August 1, 2021

Superman on Television

Smallville: Episode Reviews

Season 6 - Episode 16: "Promise"



Reviewed by: Douglas Trumble

Well I really do not know what to say about this episode. There was just something off about it. It seemed poorly put together, poorly paced, and even the acting seemed forced at times. Heck they even blew an effect on one shot so instead of Clark super speeding away like we saw in the exact same scene earlier Clark just vanished. A mistake I am sure but one that stood out as yet another reason why this episode just seemed off.

There was some major character movement in this episode. Lana setting a trap to catch Clark using his powers, Lionel's blackmail to Lana, and Lana marrying Lex to protect Clark are all major steps forward which were nice to see. It's just with some technical problems and pacing problems the episode fell flat and was almost boring to watch. I know they were playing with the whole chronology of the day thing by jumping back and forth in time but I do not think it quite worked as well as they might have hoped.

We see Lex kill a man and Lex seems distraught over it. Kind of odd I thought. While he hasn't anywhere near the body count that Lana has we have seen him kill someone before for less than honest reasons. That is not counting all the people he may have had killed by hiring someone else. So why was this time so upsetting to him?

Lionel's blackmail kind of came out of left field. I know they are going with him being the "good" father, doing anything to protect his son so the blackmail makes sense in that light. I just think he was too blunt about it. "I am going to kill Clark Kent. Bwhahahahaha". Ok, I added the evil cackle but it sure felt like their should have been one the way he delivered the line. It was just too Snidely Whiplash like. Lionel is usually more subtle than that.

The only real positive moment I came away with was Clark saving Chloe from the cooler. It is always neat to see him casually use his powers like that. Ripping the door off then heat-visioning it back together like it was an every day thing to do. I thought it was also neat that all this was going on with Lana hiding in the corner watching too.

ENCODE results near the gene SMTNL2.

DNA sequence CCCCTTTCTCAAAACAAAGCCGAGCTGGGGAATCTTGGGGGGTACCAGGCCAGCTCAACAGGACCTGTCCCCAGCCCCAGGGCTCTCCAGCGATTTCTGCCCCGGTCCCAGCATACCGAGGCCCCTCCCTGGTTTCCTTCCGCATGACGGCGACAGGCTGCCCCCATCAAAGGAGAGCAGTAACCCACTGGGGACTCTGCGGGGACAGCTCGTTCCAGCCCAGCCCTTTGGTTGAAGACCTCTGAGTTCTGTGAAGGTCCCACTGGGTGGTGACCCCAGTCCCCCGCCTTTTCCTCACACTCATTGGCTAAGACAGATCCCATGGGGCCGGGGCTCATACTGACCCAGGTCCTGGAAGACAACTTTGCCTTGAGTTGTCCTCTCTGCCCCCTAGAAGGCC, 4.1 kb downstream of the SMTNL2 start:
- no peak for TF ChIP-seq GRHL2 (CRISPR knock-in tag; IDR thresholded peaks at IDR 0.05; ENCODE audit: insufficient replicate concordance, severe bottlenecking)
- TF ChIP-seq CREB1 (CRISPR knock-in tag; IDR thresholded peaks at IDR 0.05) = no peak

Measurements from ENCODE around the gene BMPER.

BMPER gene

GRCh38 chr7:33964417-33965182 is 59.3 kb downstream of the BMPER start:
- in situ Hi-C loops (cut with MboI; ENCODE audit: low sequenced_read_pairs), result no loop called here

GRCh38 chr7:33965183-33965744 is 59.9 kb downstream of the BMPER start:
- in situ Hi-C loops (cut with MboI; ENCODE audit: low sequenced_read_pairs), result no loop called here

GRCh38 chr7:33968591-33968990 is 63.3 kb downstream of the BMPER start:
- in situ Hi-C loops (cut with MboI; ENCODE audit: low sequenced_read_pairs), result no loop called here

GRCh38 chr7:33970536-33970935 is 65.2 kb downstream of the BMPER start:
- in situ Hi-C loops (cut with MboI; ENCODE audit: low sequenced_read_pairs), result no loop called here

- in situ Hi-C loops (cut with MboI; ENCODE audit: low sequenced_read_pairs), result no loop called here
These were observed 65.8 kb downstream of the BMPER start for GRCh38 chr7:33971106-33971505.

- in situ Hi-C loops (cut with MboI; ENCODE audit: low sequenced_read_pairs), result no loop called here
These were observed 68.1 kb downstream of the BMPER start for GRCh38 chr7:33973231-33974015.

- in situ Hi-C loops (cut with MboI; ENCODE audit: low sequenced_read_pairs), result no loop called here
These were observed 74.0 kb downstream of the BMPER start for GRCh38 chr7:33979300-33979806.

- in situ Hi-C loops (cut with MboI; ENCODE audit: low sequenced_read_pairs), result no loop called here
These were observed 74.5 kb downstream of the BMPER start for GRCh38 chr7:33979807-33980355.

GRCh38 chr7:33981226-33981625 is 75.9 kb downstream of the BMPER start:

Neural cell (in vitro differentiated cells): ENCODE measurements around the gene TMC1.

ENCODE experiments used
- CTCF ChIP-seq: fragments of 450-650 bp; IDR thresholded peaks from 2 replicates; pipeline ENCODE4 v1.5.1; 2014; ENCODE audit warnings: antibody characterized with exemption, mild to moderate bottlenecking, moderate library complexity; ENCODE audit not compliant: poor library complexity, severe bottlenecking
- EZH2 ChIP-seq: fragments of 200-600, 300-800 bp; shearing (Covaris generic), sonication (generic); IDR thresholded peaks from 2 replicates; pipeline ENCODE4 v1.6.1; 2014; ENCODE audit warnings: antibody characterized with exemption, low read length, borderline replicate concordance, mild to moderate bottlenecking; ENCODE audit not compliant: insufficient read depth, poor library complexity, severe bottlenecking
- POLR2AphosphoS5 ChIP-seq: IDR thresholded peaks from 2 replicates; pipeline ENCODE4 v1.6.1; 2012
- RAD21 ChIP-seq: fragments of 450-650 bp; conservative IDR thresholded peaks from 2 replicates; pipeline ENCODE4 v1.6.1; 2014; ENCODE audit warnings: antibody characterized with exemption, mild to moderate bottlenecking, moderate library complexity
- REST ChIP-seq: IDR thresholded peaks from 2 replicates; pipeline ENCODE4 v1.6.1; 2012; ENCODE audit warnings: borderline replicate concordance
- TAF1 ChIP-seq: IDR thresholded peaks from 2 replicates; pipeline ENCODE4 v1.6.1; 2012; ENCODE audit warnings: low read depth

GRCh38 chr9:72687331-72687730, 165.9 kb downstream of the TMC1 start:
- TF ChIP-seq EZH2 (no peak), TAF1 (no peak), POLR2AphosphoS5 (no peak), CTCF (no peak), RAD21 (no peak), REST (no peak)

So really I cannot give this one a good grade. Hard core fans of the series will need to watch because there are some important moments but casual fans should not be too upset if they missed it. An episode summary should fill in any blanks you might need.

I am going to give this one a 1.5 out of 5. Call it a D+

Next week however. Super throw down time! FINALLY! I know it's going to happen too because they showed part of it in the preview. So you know I'll be there with my "Go Boy Scout!" sign in hand and a bowl of popcorn ready to go. Oh it's on now. Zoners beware!



Reviewed by: Neal Bailey


  • The characters all react to the Lana/Lex wedding.
  • Clark decides to try and stop the wedding, and tell Lana his secret.
  • Lana finds out the secret, but is blackmailed into marrying Lex by Lionel.
  • Lex murders a man who threatens to expose what he's doing to his child.


    Yea, though I have walked through the valley of the shadow of nerds, I will fear no evil. Fifty-nine hours on a bus, one lost piece of luggage, harrowing calls in the middle of the night and over a full third of Atlas Shrugged read in one, desperate, eye-bulging sitting on a diet of Pop-Tarts and horrible deli sandwiches.

    Called a poetist by an effete young woman with large, plastic mammaries offering caffeine gum and fake smiles.

    Shot business cards by men with no business.

    Lost in a sea of confusion and fugue, pressed to the very ends of my sanity to sell five books. Called a sell-out and a fake, journalistic credentials questioned, head aching and sore from head to toe.

    Over the wastes of California I landed on the edge of a freeway exit where a movie sign above the smog read "WHAT HATH GOD WROUGHT?" with a picture of Hillary Swank and bugs. Up through the flat lands over Spanish speaking screamers and angry babies I fled through the night home to find three hundred letters, shaking appendages, and one... last... trial. A Smallville episode.

    Putting on my best Quint voice I then reply, "You all know me."

    I have taken a good deal of flak for the last month. I entered and got a finalist place in the Smallville Ultimate Fan contest. My video was simple, and to be honest, I didn't expect to make it in. Not because my video stank. Nah, it was direct, to the point, utilitarian. I thought it had a fair shot.

    Rather instead, I figured my predisposition to hold this show to its most exacting standards might disqualify me. And at any rate, mayhap it has. I am not, I am informed, in the top three, and will not be featured in any interviews they may present. All for the better, because I would have been, as I remain, myself, and spoke candidly, which is bad for promotion but, I hope in narcissistic hedonism, good for art.